A few weeks ago, I turned 39 years old. Thirty-nine is kind of a weird age. On one hand, it’s just a number – it’s simply another year and another day. Every day is important, and every year presents a new opportunity. But on the other hand, it’s almost 40… which is one of those milestone birthdays—and one that for whatever reason, feels important. My life has changed significantly in the past few years, with tough changes in my health and relationship status – but undeniable growth in other areas. I’m mentally and emotionally stronger, and much clearer in my spirituality. But turning 39 has been interesting, because it’s challenged me to look at where I’ve been and think about where I’m going – and has brought a certain resolve to get some key factors figured out (to the best of my ability) before my next birthday.
One of the fundamental things I’ve been examining within myself is where I am at with my overall health, and the ways in which I am currently handling it. It’s extremely hard to type this sentence… but I am really unhappy with my body right now. It’s so uncomfortable to put that thought out there, because in my mind and in my heart, I know I shouldn’t feel this way… but I do. My weight and body shape have changed a bit in the past several years, even though by many standards, I understand that I look just fine. Please don’t send me a message about how I am being completely ridiculous about this… I fully realize that this opinion will not be shared by the people who are close to me. But here’s the deal. I have this personal policy – that I’m not allowed to complain or feel negatively about something if I’m not willing to make changes that will move me forward.
So, I have asked myself, “Why. What’s wrong with the way you look?” I’ve never been a girl who has been wrapped up in body image… I’m actually kind of a tomboy at heart. I wasn’t raised to focus on what I look like, and I am so thankful for that. Also, I really do have a generally healthy and very active lifestyle. I eat good quality food, and I lift weights avidly – 5 days a week.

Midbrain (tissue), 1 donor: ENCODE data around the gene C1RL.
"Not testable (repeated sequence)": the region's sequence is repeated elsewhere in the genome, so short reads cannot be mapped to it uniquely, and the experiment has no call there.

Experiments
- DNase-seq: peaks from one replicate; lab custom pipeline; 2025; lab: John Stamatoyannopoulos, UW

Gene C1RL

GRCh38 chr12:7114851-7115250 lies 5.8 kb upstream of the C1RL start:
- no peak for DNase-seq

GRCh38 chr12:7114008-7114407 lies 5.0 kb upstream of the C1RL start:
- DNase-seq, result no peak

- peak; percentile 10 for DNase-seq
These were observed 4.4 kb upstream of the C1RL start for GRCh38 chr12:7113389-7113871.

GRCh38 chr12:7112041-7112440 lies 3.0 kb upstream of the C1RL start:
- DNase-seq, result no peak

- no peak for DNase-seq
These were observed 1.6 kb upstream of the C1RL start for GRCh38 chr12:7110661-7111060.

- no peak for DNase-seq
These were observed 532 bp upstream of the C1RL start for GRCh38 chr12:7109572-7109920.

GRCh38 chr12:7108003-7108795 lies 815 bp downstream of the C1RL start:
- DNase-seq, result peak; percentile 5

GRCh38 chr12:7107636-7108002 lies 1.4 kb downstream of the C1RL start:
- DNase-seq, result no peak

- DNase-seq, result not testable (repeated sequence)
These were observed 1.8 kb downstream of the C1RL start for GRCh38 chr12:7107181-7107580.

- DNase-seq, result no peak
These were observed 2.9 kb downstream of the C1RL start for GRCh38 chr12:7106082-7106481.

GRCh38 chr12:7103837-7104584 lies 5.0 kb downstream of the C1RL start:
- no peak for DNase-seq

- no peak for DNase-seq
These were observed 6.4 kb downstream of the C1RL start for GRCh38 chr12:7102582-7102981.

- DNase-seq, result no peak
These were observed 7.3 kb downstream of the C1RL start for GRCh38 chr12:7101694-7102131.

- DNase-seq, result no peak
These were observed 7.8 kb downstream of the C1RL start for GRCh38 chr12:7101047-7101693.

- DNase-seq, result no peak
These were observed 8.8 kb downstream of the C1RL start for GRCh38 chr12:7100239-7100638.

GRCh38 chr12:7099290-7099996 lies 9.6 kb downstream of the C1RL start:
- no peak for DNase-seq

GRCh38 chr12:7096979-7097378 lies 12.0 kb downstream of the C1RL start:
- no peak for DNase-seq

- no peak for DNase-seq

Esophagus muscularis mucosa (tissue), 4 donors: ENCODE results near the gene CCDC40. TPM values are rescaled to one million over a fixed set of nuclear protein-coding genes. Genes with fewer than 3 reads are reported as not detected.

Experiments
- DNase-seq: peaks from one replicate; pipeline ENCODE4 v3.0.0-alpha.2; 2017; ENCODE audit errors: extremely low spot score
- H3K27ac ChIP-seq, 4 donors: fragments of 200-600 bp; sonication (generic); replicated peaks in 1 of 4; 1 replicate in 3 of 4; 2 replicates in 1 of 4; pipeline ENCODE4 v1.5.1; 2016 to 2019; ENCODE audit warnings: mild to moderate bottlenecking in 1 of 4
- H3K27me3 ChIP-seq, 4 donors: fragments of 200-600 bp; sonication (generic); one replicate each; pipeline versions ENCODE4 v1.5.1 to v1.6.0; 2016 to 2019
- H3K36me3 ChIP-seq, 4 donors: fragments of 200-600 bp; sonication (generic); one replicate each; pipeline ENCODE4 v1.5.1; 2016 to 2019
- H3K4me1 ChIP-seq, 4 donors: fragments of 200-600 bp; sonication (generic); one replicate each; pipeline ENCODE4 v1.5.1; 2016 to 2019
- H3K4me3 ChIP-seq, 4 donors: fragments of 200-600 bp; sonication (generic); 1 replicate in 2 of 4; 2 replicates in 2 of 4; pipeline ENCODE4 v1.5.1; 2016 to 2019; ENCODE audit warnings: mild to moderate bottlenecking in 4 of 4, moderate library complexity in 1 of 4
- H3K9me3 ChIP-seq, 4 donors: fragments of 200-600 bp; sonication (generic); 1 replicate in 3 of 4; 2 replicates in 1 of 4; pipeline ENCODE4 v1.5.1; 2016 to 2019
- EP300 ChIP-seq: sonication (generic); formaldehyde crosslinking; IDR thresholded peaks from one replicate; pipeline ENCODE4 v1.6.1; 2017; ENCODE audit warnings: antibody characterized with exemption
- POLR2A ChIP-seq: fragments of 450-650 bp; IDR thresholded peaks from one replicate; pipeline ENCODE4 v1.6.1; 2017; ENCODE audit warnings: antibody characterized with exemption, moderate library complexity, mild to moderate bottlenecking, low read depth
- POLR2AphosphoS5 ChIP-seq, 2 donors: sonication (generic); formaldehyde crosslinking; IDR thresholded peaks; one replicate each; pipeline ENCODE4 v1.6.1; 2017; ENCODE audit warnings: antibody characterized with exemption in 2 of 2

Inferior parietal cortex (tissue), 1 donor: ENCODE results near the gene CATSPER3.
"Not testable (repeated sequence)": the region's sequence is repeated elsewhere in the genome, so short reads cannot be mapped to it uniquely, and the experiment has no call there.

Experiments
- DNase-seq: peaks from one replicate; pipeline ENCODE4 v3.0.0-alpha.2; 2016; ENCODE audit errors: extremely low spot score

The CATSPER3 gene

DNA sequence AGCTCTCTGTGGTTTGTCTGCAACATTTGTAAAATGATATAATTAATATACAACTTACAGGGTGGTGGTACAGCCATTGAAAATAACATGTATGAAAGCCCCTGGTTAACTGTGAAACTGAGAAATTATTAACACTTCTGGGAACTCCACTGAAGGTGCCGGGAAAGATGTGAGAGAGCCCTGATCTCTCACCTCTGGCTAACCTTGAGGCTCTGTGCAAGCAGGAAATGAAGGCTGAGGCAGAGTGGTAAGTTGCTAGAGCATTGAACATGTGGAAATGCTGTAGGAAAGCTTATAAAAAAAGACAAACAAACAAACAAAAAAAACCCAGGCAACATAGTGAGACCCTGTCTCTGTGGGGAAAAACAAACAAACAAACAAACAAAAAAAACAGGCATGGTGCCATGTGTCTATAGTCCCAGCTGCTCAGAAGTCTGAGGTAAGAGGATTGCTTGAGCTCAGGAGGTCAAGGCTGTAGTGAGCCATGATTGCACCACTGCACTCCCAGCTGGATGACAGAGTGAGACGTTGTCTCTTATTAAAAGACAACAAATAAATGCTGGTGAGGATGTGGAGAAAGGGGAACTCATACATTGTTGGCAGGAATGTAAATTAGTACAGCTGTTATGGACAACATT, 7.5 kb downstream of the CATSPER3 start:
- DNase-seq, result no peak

So… what’s the problem, Am??
Like most things, the answer is multifaceted.
Even though I know I shouldn’t be, I’m angry at my brain for the surgeries that I continue to endure. When I saw my neurosurgeon this past week, we made the decision to schedule my next brain surgery – and we counted that this will be my 20th surgery related to my hydrocephalus in 6 years. It will be the 24th overall. The daily pain, the various medications, and the basic trauma of going through all of these episodes has taken a toll on my physical being. There’s just no getting around that part. The only way for me to not be angry about the situation is to believe and understand that God has a bigger purpose for my life, and that He will somehow use all of this pain and suffering in that purpose. If I didn’t believe that, I would be absolutely discouraged and devastated by these trials. I’m working every day to accept the challenge and live out my purpose, but it is so hard to process at times.
The second reason is that I’ve let myself be lazy about the food and drinks I put into my body. Like I said, I generally eat high quality food, and I’ve accumulated a lot of knowledge about nutrition over the years. I love to cook, so when I do, I prepare things that are good for me. However, the emotions and exhaustion resulting from the roller coaster of the past few years has made me much less diligent about making the right choices all the time. It’s safe to say that I often eat the wrong things at the wrong times – and sometimes when I don’t feel good, I don’t eat at all. If consistency is the key to forward progress, I’m failing in that department.